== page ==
It was not until the eighteenth century, when researchers like Pinel focussed on how to teach deaf mutes to communicate. It was at this time that the methodology of teaching began to be recognized in the mainstream (Egan, 2003). Egan (2003) identifies

“how concern with methodology in education moves slowly at first then with accumulating speed, from an interest confined to those dealing with extreme cases to the mainstream of normal schooling” (p.12).

The main precipitous of this shift is the influence of Rousseau and his philosophy that children are naturally good, thus the child if given choice will choose the good and as such the “what or content of curriculum is less crucial for curriculum designers”(Egan, p.13). The focus has shifted from the ‘container’, to the learner. The student is now considered in the process, which is translated through the consideration of teaching methodology.

The idea that the student plays a role in curriculum continues to expand with the influence of Dewey on education. Here “the emphasis on the question “how” is distinct from what, led to focusing on the individual learner as an important variable” (Egan, 2003). Dewey emphasized that a students’ ability, background, learning style all impact on what they can learn – but the ‘how’ they learn it is priority to the content (Doll, 2006; Egan, 2003). With the prioritizing of methodology an expansion of the initial concept of curriculum occurs and opens to other areas of study, particularly those fields that study the person (child development, brain activity, communication, spirituality etc…) (Egan, 2003). The idea of curriculum is no longer static, but interpretive and pliable.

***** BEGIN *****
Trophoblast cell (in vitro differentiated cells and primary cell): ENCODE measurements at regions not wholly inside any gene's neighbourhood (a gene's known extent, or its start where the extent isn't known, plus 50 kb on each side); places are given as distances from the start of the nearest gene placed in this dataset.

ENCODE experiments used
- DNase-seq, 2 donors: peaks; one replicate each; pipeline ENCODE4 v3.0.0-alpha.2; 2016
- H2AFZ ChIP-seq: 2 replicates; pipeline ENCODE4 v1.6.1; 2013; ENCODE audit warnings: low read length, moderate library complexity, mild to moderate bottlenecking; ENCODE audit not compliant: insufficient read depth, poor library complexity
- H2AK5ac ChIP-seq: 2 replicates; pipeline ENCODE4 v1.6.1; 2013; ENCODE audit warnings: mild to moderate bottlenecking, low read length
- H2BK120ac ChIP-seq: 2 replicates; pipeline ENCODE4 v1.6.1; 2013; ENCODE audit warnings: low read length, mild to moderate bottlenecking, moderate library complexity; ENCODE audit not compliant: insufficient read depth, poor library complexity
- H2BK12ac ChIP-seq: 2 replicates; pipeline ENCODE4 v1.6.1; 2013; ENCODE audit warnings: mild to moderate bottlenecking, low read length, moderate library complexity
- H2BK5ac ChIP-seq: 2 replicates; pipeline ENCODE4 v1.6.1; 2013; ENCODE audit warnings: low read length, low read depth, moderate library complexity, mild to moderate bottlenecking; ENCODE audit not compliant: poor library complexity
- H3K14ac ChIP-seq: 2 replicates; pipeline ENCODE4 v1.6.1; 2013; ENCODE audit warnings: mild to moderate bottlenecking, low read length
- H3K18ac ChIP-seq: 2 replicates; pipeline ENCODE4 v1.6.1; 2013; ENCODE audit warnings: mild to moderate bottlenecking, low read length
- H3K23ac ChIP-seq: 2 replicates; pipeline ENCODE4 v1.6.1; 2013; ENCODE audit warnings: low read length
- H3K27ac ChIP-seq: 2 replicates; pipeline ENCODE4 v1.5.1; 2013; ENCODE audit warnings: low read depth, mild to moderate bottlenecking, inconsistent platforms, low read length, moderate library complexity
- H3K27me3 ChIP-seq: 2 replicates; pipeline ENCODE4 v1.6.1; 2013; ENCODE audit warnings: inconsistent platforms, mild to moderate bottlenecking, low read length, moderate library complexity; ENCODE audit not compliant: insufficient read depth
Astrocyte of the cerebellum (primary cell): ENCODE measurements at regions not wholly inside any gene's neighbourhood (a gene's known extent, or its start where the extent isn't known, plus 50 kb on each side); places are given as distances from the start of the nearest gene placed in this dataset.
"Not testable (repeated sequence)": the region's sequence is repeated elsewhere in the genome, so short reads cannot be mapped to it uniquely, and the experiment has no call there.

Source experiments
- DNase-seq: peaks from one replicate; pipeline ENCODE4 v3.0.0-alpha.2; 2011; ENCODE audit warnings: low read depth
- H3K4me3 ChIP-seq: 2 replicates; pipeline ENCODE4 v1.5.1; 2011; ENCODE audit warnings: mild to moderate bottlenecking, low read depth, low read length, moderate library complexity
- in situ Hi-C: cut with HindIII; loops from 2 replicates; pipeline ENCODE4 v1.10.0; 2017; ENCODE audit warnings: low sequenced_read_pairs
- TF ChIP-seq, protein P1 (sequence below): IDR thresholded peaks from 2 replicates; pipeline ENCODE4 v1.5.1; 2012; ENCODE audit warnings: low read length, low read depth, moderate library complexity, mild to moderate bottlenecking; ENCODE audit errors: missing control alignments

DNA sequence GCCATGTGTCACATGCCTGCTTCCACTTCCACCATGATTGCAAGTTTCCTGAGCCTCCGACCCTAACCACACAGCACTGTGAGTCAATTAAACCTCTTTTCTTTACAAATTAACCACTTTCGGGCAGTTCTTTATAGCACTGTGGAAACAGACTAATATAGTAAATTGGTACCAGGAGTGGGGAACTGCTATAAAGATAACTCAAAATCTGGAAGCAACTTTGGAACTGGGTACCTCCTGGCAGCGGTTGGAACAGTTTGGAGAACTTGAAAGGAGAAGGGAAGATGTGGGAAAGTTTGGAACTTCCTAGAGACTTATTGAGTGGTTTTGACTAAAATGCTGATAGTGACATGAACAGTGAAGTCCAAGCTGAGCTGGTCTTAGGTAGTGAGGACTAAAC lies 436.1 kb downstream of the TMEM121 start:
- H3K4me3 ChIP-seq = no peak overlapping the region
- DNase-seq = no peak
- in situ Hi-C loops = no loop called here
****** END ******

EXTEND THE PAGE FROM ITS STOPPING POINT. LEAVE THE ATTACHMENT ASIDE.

This modern curriculum also recognizes the ideas of curriculum within other areas outside of the education system. The consideration of experiential learning and as an extension, cultural knowledge that has reaffirmed the idea that methodology has existed although in a limited and unrecognized manner. Curriculum considers people’s personal experiences/histories. It is within these cultural and personal curriculum’s that one can identify the significance of learning needing to be meaningful to the student. Weenie (2008) suggests that the way we think of curriculum is rooted in our own life experiences, “my notion of curriculum has evolved within the realm of my lived experiences and those of my students” (pp. 545). It is our experiences both in life and in school that provide for us an inner curriculum and voice that helps filter, accept and reject additional knowledge. Aoki identifies this as “the distinction between ‘curriculum-as-plan/curriculum-as-live(d)” (quoted in Weenie, 2008, p.549). When the personal curriculum is related to the educational curriculum strong ties intertwine so that knowledge begins to be woven. Similar to what Chambers refers to as metissage of stories and culture, curriculum as an intertwining of experiences, methodologies and content is the ultimate goal.